FIGURE 3. FTIR spectra of MWCNTs-O (7.07%) (a), atrazine adsorbed MWCNTs-O (7.07%) (b), and atrazine (c).

between the TII values for atrazine sorption alone and for atrazine-Cu2+ cosorption. Because MWCNTs-O (7.07%) had larger mesopore and micropore volumes than both MWCNTs-O (0.85%) and MWCNTs-O (2.16%) (Table S1), the observed hysteretic desorption provides support for pore filling as a possible mechanism for atrazine sorption to and hysterestic desorption from MWCNTs-O (7.07%). Hysteresis probably resulted due to an entrapped fraction of sorbate that was unable to re-equilibrate when decreased solute concentrations were achieved during desorption. These unrecoverable and recoverable fractions could potentially be kinetically tracked to final equilibrium or irreversible conditions and the chemical stoichiometry for kinetics and equilibrium could then be established based on the measured functional groups on MWCNTs to calculate the reaction sites for atrazine.

FTIR Analysis. FTIR spectra of MWCNTs-O (7.07%), atrazine-MWCNTs-O (7.07%), and atrazine are shown in Figure 3. For MWCNTs-O (7.07%) (Figure 3a), the peaks at ~1592 cm-1 corresponded to the carbonylic group (>C=O), whereas the peaks at ~1384 cm-1 and ~1730 cm-1 corresponded to the carboxylic group (-COOH) (6, 13). The peaks at —1118 cm-1 and ~1045 cm-1 were assigned to aliphatic C-O and alcohol - OH or adsorbed water (28). The peak at —1264 cm-1 was assigned to the aromatic C-O and phenolic -OH stretching (29). For atrazine (Figure 3c), the peaks at —1555 cm-1 and —1622 cm-1 were assigned to the C=Nbondin the atrazine skeleton (30) andN-H deformation (31), respectively, and the peak at 806 cm-1 was assigned to the C-H wagging vibration of atrazine (32). After atrazine was adsorbed to MWCNTs-O (7.07%) (Figure3b), anewpeak appeared at —1625 cm-1, which was assigned to the N-H

С . mg L"1

FIGURE 4. Effect of Cu2 , Pb2 , and Cd2 (0.225 mM) on sorption of atrazine by MWCNTs-O (7.07%), MWCNTs-O (2.16%), and MWCNTs-O (0.85%).

deformation of atrazine at ~1622 cm-1 (31). The C=O stretching mode band of MWCNTs-O (7.07%) at ~1592 cm-1 (Figure 3a) was also shifted to 1584 cm-1 (Figure 3b), which was assigned to the ring stretching of atrazine and the interaction between the carbonylic group of MWCNTs-O and the heterocyclic nitrogen in the triazinic ring plane (33). The appearance of peaks at ~1625 cm-1 and 1584 cm-1 provided strong evidence for the existence of atrazine on the surface of MWCNTs-O (7.07%), implying that atrazine was surface-adsorbed by hydrogen bonding through the C=O groups (34).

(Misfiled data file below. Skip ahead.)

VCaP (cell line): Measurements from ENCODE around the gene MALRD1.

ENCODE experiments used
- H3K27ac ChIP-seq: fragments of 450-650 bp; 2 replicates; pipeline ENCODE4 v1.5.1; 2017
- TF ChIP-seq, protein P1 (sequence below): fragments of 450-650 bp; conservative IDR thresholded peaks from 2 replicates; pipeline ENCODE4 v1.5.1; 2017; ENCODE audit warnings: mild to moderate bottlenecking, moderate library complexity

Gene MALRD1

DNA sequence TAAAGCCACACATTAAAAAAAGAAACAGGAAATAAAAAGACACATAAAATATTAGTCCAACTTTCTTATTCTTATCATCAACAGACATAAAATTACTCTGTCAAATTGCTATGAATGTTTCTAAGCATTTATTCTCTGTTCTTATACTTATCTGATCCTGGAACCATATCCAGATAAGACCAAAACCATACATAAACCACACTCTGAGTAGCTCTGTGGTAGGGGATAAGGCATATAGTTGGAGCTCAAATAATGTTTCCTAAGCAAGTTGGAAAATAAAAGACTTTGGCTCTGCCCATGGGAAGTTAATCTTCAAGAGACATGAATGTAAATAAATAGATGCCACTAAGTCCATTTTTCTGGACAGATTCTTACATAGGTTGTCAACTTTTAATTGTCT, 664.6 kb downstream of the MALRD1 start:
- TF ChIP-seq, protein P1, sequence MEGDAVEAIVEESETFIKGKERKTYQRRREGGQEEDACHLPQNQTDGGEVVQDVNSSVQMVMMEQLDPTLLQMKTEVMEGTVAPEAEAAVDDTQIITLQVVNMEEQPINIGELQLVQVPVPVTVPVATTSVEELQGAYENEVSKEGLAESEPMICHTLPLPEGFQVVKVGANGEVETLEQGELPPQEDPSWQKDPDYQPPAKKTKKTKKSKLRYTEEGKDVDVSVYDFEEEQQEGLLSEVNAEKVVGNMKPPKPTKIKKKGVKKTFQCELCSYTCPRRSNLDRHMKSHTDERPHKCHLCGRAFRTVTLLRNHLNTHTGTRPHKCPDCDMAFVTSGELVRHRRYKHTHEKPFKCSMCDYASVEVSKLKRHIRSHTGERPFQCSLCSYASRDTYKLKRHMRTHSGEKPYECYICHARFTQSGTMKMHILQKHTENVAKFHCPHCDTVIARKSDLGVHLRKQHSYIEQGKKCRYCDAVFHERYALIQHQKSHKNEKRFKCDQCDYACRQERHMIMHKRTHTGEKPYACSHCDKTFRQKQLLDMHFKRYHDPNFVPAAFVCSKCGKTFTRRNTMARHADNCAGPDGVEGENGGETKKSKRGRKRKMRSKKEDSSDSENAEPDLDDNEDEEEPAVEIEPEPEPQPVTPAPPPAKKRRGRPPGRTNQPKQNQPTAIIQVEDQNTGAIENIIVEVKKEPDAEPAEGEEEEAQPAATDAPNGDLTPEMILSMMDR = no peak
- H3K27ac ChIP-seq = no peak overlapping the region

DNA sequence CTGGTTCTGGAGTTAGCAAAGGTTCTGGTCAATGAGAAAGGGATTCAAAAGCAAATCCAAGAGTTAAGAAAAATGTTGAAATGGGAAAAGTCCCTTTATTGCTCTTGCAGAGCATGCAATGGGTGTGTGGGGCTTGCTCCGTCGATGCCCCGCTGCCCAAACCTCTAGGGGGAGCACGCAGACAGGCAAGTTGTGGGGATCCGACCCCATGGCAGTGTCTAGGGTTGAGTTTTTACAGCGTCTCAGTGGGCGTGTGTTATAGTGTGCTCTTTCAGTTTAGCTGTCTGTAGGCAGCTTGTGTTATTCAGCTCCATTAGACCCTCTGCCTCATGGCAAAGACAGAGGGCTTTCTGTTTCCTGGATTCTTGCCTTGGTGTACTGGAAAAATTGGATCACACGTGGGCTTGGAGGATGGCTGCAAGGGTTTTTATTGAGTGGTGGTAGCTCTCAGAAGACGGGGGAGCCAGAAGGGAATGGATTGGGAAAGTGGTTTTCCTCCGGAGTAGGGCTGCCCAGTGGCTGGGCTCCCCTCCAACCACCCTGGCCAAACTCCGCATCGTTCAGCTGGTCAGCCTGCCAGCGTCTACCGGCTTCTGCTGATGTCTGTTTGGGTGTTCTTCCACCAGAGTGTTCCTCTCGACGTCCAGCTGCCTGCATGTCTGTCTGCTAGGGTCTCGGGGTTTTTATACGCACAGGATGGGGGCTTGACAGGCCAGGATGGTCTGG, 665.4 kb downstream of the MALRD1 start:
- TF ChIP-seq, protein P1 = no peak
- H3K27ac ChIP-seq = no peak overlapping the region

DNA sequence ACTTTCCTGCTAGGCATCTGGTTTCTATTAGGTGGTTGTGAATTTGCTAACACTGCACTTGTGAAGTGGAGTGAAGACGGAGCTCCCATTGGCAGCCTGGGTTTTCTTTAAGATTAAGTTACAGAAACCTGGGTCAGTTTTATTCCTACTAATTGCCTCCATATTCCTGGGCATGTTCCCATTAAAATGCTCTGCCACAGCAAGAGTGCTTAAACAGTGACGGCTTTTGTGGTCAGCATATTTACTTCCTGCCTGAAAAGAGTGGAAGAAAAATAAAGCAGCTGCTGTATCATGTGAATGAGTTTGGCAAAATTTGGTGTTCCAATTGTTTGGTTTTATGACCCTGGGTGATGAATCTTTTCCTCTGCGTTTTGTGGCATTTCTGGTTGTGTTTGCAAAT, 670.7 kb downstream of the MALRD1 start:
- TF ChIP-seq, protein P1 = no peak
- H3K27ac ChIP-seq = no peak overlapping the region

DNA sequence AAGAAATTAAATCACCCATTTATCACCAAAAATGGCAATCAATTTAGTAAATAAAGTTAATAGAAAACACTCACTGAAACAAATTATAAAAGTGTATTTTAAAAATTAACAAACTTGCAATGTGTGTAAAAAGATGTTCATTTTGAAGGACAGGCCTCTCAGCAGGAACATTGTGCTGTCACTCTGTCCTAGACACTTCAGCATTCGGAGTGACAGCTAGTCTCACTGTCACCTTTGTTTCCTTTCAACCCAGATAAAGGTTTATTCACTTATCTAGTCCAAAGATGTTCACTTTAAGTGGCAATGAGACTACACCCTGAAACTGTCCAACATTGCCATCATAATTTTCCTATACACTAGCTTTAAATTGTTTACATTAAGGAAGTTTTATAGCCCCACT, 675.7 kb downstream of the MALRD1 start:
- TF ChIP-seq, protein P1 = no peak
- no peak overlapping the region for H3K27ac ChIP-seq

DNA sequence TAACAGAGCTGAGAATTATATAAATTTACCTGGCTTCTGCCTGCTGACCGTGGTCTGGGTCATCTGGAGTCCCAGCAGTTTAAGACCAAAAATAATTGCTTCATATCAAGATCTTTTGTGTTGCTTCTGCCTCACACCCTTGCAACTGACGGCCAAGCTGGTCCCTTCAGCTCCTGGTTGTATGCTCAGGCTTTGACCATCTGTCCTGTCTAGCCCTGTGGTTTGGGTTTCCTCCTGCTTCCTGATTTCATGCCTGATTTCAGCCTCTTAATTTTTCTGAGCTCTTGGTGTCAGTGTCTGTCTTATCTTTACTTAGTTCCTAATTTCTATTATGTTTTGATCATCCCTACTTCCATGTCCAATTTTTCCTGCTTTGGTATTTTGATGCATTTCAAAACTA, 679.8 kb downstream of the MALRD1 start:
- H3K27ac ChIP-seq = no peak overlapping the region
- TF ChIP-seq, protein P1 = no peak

Sorption and hysteretic desorption, in conjunction with FTIR, revealed that atrazine was mainly adsorbed onto the surface and micropores of MWCNTs bundles or aggregates by a combination of hydrogen bonding and hydrophobic effects.

Sorption of Atrazine in the Presence of Cu2+, Pb2+, and Cd2+. To evaluate the effects ofheavymetals on the sorption of atrazine, 0.225 mM Cu2+, Pb2+, and Cd2+ (14.3, 46.6, and 25.3 mg L-1 of Cu2+, Pb2+, and Cd2+, respectively) was simultaneously sorbed with atrazine at an initial concentration range of 0.5-20 mg L-1. The concentration of heavy metals was set at 0.225 mM for Cu2+ and Pb2+ because this concentration corresponds to the second level of Environmental Quality Standard for copper (150 mg kg-1) and lead (250 mg kg-1) in Chinese soils if all Cu2+ and Pb2+ were adsorbed. From pH 2-7, the adsorption of Cu2+, Pb2+, and Cd2+ generally increases with pH (8) and at pH 6 hydrolysis and precipitation of theses metals is unlikely.

The coadsorption of atrazine and Cu2+, Pb2+, and Cd2+ indicated that metal cations significantly suppressed the sorption of atrazine on MWCNTs-O (7.06%) and had a lesser effect on MWCNTs-O (2.16%) and almost no effect on MWCNTs-O (0.85%) (Figure 4). The suppression effect was in the order Cu2+ > Pb2+ > Cd2+, consistent with the electronegativity order Cu2+ (1.9) > Pb2+ (1.8) > Cd2+ (1.7), suggesting that the more electronegative metals tended to more easily dissociate H from the functional groups of MWCNTs (35). The impact of heavy metals on atrazine sorption was expressed as (K2 - Kd1)/Kd1, where K2 and Kd1 correspond to the distribution coefficients of atrazine with and without heavy metals, respectively (Table S4). Cu2+,Pb2+, and Cd2+ decreased atrazine sorption onto MWCNTs-O (7.07%) by ~30-40, ~20-30, and ~10-19%, respectively. In contrast, coadsorption of atrazine at its concentration of 4 mg L-1 had little effect on the adsorption of Cd2+, Cu2+, and Pb2+ for all types of MWCNTs (data not shown).